Kafka client fetches the messages as fast as possible, so the only limit of the execution concurrency is CPU. The problem is that most of the messages in the topic might not match the rule, so processing them is incredibly fast. The commit function in the kafka client implicitly commits the offset of the latest consumed message, thus making the whole commit feature pointless, as by the time an actual execution of some message will finish (or crash), it's almost guaranteed that some newer non-matching messages were already consumed and newer offset was committed.
Instead, we propose to implement the task queue. The task queue internally would be an object, mapping from a message offset to a promise of a task execution.
1. When the message is received, an executor task is pushed to the queue using a message offset as a key. If the queue size is over the limit, the consumer is paused. If the message doesn't match, we do not push it to the queue, but also do not invoke a commit afterwards.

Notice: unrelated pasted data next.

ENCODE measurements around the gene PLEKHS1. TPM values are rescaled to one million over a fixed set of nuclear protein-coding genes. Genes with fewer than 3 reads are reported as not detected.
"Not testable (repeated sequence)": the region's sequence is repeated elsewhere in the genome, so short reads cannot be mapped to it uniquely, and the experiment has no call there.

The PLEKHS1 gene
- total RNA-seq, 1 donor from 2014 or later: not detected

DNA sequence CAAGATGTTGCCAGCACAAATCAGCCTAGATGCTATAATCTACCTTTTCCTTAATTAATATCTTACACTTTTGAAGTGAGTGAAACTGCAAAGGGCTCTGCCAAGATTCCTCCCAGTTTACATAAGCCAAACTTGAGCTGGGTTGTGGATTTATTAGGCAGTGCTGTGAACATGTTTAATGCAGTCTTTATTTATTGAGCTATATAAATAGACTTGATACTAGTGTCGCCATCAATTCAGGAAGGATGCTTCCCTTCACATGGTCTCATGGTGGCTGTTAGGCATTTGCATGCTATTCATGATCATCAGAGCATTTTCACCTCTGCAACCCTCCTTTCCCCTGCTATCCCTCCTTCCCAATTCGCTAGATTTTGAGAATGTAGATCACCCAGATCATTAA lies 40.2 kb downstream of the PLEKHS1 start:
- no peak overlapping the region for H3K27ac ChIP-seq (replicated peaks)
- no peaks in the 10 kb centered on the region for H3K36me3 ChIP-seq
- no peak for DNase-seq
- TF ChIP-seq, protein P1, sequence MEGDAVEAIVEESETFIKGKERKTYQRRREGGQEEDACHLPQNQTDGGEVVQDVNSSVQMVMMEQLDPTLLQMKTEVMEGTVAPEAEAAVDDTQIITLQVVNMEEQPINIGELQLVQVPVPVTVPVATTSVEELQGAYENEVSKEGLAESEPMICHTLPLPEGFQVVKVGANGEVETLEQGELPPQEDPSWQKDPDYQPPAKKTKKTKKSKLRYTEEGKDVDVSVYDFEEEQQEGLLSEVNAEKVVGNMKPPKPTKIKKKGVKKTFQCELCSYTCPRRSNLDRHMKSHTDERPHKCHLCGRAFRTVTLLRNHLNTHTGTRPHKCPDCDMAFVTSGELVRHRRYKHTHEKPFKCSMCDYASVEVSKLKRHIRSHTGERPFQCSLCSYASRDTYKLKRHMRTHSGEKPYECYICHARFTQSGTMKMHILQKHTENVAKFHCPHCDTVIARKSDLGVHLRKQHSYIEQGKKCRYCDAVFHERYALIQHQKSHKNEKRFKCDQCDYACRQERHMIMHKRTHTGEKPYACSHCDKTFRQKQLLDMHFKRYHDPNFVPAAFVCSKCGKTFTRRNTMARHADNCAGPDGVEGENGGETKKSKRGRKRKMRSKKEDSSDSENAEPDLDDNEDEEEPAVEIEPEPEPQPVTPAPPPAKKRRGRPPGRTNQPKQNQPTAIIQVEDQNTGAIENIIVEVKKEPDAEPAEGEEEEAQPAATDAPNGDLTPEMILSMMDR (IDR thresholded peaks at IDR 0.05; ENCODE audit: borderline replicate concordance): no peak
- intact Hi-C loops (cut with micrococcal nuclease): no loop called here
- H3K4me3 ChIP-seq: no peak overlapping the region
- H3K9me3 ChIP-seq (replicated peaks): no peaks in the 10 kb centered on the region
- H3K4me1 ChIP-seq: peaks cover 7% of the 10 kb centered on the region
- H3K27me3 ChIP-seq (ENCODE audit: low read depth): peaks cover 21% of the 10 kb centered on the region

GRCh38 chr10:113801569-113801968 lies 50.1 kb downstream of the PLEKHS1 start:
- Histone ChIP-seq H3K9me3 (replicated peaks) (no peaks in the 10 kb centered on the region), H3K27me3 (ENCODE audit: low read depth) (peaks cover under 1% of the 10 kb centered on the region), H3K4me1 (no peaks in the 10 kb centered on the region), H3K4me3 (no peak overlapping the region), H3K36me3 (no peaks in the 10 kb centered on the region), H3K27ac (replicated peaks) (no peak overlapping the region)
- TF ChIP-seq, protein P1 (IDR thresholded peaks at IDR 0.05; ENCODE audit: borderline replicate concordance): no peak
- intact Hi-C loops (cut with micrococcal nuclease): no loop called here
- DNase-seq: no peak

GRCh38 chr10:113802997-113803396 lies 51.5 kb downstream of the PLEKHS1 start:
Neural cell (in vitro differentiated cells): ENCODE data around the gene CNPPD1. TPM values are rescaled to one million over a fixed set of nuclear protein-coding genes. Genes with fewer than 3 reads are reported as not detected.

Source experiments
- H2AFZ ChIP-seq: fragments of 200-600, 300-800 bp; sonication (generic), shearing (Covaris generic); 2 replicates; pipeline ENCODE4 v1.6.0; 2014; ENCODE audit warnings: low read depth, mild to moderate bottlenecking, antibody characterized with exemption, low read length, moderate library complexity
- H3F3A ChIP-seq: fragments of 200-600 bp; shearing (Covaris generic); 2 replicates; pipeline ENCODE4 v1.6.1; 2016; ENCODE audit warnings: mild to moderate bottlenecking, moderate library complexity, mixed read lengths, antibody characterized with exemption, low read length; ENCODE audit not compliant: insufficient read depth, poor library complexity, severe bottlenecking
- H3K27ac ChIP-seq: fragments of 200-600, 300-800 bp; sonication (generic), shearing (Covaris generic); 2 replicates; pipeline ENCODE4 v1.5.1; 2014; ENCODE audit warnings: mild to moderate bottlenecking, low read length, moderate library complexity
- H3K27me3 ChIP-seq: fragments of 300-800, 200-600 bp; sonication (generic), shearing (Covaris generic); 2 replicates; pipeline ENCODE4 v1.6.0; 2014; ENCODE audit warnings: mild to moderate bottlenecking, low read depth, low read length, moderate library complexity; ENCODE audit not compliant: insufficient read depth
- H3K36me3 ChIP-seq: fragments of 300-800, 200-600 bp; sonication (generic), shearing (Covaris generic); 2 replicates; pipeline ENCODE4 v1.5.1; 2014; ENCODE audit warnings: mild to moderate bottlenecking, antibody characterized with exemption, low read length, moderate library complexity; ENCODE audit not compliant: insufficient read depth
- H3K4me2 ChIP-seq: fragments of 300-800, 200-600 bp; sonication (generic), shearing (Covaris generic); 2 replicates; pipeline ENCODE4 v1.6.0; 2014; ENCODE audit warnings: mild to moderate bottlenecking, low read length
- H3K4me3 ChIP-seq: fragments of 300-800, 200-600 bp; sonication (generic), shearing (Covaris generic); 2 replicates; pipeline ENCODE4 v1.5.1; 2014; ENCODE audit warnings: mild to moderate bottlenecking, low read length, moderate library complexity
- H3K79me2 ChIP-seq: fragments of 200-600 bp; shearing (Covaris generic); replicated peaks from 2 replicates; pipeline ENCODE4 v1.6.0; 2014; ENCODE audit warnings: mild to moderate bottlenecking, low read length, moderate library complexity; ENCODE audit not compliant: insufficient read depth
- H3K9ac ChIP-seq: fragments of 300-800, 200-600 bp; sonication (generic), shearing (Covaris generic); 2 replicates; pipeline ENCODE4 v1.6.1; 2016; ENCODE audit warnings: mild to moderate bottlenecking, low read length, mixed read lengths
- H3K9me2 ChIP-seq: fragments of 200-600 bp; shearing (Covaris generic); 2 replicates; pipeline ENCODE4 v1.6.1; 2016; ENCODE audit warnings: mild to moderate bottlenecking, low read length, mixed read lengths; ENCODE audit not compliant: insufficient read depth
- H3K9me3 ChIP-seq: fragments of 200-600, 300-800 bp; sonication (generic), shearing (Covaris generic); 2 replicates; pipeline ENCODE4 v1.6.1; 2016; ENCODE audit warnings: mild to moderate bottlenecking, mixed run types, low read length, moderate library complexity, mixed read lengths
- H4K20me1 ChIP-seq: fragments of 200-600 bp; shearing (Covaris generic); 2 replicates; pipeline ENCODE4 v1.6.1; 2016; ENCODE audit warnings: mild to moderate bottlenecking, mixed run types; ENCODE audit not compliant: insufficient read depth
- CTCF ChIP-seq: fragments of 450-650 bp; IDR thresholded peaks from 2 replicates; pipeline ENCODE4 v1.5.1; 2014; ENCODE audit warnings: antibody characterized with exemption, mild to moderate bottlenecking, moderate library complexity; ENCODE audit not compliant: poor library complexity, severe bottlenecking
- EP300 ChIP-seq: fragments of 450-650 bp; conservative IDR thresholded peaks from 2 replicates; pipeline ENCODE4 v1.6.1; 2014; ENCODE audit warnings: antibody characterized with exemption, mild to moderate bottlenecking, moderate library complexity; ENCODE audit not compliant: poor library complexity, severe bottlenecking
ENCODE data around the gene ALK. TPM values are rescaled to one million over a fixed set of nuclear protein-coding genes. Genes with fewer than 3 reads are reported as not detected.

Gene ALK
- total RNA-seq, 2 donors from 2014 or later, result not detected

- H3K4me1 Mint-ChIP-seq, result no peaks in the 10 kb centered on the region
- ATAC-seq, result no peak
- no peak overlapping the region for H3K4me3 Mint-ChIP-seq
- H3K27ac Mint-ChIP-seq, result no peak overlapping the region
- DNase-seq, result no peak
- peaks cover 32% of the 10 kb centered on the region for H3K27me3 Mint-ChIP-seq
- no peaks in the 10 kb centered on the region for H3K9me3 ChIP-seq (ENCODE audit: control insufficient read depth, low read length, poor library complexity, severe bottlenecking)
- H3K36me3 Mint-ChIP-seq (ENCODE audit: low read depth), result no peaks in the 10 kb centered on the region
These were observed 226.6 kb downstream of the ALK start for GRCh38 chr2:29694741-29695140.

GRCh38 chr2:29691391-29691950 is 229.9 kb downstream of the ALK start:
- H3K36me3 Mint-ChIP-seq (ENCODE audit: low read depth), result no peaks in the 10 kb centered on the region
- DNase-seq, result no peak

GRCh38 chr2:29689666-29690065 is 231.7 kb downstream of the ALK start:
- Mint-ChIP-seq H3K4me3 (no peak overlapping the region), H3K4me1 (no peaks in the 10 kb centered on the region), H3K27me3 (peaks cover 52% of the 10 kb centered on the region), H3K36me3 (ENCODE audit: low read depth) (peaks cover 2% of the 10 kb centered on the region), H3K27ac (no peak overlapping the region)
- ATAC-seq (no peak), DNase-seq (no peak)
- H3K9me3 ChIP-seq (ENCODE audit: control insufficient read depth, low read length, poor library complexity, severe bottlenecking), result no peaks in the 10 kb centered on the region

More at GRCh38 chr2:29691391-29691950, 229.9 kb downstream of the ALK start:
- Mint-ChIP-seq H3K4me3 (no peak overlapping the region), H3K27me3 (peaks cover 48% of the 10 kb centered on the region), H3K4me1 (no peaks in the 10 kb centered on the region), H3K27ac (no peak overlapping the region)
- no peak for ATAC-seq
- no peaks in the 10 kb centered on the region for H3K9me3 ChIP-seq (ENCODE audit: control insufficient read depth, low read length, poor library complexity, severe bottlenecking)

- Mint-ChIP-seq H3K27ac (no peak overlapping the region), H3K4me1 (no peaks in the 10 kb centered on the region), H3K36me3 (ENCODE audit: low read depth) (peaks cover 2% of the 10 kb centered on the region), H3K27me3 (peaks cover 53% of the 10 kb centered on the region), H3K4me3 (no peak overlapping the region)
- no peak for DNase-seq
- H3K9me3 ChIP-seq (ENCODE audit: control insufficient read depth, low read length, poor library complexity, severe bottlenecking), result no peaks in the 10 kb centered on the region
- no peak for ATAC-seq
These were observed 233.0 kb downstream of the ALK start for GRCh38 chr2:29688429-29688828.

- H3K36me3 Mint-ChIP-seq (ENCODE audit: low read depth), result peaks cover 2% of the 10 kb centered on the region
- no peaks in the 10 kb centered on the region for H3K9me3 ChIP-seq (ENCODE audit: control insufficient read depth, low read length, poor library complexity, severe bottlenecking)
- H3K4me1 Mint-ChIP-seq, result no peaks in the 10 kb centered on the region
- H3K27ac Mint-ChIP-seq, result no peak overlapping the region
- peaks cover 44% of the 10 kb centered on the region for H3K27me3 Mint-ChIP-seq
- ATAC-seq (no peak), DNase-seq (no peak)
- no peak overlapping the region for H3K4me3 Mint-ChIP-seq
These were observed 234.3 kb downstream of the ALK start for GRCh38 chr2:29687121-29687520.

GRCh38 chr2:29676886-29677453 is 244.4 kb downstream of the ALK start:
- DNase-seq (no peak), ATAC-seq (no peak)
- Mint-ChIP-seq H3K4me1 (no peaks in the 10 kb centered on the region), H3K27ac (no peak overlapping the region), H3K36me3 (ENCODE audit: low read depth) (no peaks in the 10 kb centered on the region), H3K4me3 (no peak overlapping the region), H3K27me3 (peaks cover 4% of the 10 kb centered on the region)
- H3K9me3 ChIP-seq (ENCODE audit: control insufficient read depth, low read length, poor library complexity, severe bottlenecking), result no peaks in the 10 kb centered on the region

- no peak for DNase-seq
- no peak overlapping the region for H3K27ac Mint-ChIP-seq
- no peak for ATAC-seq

2. When execution finishes, and appropriate action was successfully made, either the update was run, or the message didn't match, or a retry was scheduled, or a fatal error sent to the queue, the lowest offset in the queue - 1 is committed (if it was not already committed) and the consumer is resumed.
If, however, the worker crashed without taking an appropriate action, after restart it will continue from the committed offset, which would be the lowest offset of the successfully executed tasks. This will imply some double-processing, but since worker crashes are not really expected, it should be fine.